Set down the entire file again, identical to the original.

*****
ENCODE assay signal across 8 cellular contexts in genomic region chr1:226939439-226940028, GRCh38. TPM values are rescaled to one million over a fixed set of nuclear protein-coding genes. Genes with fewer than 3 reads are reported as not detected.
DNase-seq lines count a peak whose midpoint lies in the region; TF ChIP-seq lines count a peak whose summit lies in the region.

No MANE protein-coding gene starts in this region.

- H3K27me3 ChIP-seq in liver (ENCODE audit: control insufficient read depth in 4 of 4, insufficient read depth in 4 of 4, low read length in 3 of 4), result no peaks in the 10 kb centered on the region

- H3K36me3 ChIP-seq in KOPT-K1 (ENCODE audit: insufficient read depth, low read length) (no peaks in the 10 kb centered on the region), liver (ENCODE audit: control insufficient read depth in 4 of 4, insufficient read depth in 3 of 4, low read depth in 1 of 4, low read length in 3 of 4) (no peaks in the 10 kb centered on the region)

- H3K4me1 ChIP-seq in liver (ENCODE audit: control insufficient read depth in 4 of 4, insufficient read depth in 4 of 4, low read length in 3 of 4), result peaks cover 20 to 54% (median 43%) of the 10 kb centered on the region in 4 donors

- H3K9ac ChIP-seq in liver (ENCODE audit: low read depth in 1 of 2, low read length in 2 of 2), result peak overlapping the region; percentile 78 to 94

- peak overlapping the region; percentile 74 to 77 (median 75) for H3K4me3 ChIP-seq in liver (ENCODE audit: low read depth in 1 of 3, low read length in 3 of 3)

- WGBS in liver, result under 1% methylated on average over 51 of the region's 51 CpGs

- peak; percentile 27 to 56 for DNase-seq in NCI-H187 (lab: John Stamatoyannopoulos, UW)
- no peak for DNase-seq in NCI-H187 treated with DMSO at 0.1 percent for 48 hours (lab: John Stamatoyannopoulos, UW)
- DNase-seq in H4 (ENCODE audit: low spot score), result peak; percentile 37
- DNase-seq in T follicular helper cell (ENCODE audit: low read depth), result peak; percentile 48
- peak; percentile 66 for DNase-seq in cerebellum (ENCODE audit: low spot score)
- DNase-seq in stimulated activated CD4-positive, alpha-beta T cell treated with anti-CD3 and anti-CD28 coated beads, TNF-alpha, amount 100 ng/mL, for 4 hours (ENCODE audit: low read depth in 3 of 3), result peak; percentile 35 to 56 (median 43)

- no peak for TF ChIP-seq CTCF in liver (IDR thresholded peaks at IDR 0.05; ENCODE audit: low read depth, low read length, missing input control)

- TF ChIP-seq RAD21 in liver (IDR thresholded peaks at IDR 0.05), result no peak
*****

ENCODE assay signal across 8 cellular contexts in genomic region chr1:226939439-226940028, GRCh38. TPM values are rescaled to one million over a fixed set of nuclear protein-coding genes. Genes with fewer than 3 reads are reported as not detected.
DNase-seq lines count a peak whose midpoint lies in the region; TF ChIP-seq lines count a peak whose summit lies in the region.

No MANE protein-coding gene starts in this region.

- H3K27me3 ChIP-seq in liver (ENCODE audit: control insufficient read depth in 4 of 4, insufficient read depth in 4 of 4, low read length in 3 of 4), result no peaks in the 10 kb centered on the region

- H3K36me3 ChIP-seq in KOPT-K1 (ENCODE audit: insufficient read depth, low read length) (no peaks in the 10 kb centered on the region), liver (ENCODE audit: control insufficient read depth in 4 of 4, insufficient read depth in 3 of 4, low read depth in 1 of 4, low read length in 3 of 4) (no peaks in the 10 kb centered on the region)

- H3K4me1 ChIP-seq in liver (ENCODE audit: control insufficient read depth in 4 of 4, insufficient read depth in 4 of 4, low read length in 3 of 4), result peaks cover 20 to 54% (median 43%) of the 10 kb centered on the region in 4 donors

- H3K9ac ChIP-seq in liver (ENCODE audit: low read depth in 1 of 2, low read length in 2 of 2), result peak overlapping the region; percentile 78 to 94

- peak overlapping the region; percentile 74 to 77 (median 75) for H3K4me3 ChIP-seq in liver (ENCODE audit: low read depth in 1 of 3, low read length in 3 of 3)

- WGBS in liver, result under 1% methylated on average over 51 of the region's 51 CpGs

- peak; percentile 27 to 56 for DNase-seq in NCI-H187 (lab: John Stamatoyannopoulos, UW)
- no peak for DNase-seq in NCI-H187 treated with DMSO at 0.1 percent for 48 hours (lab: John Stamatoyannopoulos, UW)
- DNase-seq in H4 (ENCODE audit: low spot score), result peak; percentile 37
- DNase-seq in T follicular helper cell (ENCODE audit: low read depth), result peak; percentile 48
- peak; percentile 66 for DNase-seq in cerebellum (ENCODE audit: low spot score)
- DNase-seq in stimulated activated CD4-positive, alpha-beta T cell treated with anti-CD3 and anti-CD28 coated beads, TNF-alpha, amount 100 ng/mL, for 4 hours (ENCODE audit: low read depth in 3 of 3), result peak; percentile 35 to 56 (median 43)

- no peak for TF ChIP-seq CTCF in liver (IDR thresholded peaks at IDR 0.05; ENCODE audit: low read depth, low read length, missing input control)

- TF ChIP-seq RAD21 in liver (IDR thresholded peaks at IDR 0.05), result no peak